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Russia, India, China Set For Talks In New Delhi On Security, Trade, Afghanistan


Russian Foreign Minister Sergei Lavrov (left), Chinese Foreign Minister Wang Yi, and Indian Foreign Minister Sushma Swaraj at the 2015 RIC meeting.

Russian Foreign Minister Sergei Lavrov is in New Delhi on December 11 to meet with his Indian and Chinese counterparts, with talks expected to focus on security and trade issues in the region and elsewhere.

The Russian Foreign Ministry on December 10 said the 15th meeting of the Russia-India-China (RIC) group will likely include discussions on Afghanistan, the Middle East, and the Korean Peninsula.

Talks could also address the fight against terrorism and drug trafficking and efforts to smooth the flow of information on international security.

Ahead of the trilateral meeting, Lavrov held talks with Chinese Foreign Minister Wang Yi and will also meet separately with Indian External Affairs Minister Sushma Swaraj.

Lavrov and Swaraj were expected to discuss progress in the development of the 7,200-kilometer International North-South Transport Corridor (INSTC) that links India, Iran, Afghanistan, and Central Asia with Europe.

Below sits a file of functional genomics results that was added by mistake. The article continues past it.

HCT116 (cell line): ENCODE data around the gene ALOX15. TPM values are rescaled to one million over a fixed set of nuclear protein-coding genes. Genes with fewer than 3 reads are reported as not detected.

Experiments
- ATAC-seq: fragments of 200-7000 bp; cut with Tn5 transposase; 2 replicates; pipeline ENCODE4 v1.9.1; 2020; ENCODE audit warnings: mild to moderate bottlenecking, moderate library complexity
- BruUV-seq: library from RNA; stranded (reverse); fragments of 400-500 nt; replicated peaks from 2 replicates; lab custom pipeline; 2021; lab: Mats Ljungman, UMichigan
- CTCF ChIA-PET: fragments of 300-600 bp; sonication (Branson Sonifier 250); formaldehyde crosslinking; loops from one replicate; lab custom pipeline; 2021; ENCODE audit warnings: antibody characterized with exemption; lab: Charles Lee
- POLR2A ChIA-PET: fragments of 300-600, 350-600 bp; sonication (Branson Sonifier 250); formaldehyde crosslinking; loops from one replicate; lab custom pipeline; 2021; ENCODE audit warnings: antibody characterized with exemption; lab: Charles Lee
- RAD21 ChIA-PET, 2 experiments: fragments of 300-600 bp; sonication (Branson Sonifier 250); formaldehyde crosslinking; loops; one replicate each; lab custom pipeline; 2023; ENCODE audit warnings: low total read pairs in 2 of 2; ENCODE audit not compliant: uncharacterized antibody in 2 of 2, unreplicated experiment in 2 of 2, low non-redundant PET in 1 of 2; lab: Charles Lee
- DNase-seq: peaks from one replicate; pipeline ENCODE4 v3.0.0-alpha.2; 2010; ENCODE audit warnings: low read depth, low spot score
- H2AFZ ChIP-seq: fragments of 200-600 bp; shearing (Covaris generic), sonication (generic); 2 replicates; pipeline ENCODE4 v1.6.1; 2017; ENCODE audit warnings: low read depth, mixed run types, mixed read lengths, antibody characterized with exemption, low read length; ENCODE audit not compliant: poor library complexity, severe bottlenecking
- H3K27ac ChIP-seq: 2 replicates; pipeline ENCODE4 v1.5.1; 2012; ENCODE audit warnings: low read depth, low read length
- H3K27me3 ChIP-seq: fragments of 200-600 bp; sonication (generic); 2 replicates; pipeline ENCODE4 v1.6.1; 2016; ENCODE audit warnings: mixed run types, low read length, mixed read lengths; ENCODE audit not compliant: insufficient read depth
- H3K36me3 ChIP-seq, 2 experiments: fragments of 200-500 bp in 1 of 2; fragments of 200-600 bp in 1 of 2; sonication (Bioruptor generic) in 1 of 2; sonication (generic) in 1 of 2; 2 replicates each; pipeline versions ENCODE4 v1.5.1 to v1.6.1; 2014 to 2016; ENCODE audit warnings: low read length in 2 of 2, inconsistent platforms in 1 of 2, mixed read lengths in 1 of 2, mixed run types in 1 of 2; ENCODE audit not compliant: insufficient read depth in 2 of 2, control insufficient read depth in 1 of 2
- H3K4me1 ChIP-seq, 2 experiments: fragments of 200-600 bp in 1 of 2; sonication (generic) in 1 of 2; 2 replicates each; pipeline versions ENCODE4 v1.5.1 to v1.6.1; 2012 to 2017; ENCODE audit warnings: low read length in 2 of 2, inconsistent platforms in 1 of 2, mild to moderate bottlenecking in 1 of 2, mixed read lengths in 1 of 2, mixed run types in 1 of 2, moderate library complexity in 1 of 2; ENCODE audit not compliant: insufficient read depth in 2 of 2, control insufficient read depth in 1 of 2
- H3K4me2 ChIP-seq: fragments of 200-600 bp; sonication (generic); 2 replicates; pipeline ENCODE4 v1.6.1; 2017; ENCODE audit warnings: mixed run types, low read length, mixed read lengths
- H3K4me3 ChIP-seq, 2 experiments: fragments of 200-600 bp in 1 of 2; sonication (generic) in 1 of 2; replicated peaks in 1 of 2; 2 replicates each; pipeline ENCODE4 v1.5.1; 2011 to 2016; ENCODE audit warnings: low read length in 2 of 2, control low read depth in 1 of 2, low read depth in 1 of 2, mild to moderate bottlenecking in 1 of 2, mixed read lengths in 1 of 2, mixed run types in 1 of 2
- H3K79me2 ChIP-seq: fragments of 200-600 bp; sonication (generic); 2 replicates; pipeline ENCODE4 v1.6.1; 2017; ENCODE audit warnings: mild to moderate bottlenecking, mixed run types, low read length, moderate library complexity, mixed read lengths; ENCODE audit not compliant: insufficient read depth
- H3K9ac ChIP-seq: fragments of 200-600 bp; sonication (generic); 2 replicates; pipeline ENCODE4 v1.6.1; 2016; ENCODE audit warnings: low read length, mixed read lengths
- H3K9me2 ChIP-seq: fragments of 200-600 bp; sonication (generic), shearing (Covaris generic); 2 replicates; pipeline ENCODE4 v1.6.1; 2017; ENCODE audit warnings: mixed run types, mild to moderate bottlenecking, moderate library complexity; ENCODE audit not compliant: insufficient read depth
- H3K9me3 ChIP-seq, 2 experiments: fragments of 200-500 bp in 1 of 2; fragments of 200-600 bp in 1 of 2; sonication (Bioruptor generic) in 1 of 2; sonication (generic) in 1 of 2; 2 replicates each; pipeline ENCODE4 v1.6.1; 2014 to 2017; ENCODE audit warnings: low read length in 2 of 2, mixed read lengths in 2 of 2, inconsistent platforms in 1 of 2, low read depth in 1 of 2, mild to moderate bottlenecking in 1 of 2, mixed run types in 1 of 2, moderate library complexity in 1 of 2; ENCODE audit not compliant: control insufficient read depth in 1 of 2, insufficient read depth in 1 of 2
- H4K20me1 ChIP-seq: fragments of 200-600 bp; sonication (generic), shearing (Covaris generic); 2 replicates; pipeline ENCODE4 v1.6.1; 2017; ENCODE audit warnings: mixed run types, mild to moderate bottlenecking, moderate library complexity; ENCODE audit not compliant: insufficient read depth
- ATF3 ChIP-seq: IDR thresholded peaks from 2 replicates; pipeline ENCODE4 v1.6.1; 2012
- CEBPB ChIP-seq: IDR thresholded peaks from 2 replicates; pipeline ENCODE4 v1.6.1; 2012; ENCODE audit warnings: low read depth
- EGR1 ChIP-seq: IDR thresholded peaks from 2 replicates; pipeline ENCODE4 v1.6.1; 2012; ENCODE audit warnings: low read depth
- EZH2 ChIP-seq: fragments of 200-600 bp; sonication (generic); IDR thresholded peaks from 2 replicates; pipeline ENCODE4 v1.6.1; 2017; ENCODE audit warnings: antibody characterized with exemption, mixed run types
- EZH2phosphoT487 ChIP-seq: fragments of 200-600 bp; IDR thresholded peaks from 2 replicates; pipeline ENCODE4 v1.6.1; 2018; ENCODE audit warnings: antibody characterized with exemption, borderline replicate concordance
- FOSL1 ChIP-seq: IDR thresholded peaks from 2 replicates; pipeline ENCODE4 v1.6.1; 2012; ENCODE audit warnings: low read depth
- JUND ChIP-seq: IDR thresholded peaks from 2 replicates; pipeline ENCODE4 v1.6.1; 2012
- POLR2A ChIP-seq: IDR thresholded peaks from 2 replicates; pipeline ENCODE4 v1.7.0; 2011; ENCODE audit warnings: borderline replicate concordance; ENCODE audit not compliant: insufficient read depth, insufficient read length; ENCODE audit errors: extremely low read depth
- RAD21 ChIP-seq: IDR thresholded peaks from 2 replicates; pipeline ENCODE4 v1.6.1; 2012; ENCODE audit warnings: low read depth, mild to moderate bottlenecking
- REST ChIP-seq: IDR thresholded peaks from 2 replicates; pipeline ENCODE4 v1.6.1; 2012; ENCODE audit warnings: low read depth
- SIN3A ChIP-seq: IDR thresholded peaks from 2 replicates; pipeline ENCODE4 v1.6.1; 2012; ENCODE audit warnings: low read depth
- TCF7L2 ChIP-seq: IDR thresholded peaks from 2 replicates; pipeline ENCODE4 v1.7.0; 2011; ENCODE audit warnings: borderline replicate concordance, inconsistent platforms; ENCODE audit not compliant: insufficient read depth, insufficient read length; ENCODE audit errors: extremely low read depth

The corridor would pass through Azerbaijan and Russia en route to northwestern Europe.

On December 3, Iran officially opened an extension of its southeastern port of Chabahar, which Tehran hopes will become a key transit hub for landlocked Afghanistan and Central Asia.

Chabahar access is seen as strategically important to India in its quest for an alternate route to access Afghanistan and Central Asia bypassing bitter rival Pakistan.

Analysts say the Chabahar port could challenge Pakistan's Gwadar port, some 80 kilometers from Chabahar, which is being developed with Chinese investment.

India media are reporting that the three foreign ministers will issue a joint communique at the end of their daylong talks.

The RIC session was originally scheduled for April, but China did not confirm Wang’s attendance, taken by some as a sign of Beijing’s displeasure over a visit by the Dalai Lama, the Tibetan spiritual leader, to the state of Arunachal Pradesh in northeast India.

China stakes claim over much of the Indian state and refers to it as South Tibet. Its troops occupied it temporarily during the Sino-Indian war of 1962.

Officials have indicated that the RIC meeting could be followed near the end of December by bilateral talks between India and China over the border dispute.

With reporting by Livemint, The Statesman, TASS, and Interfax
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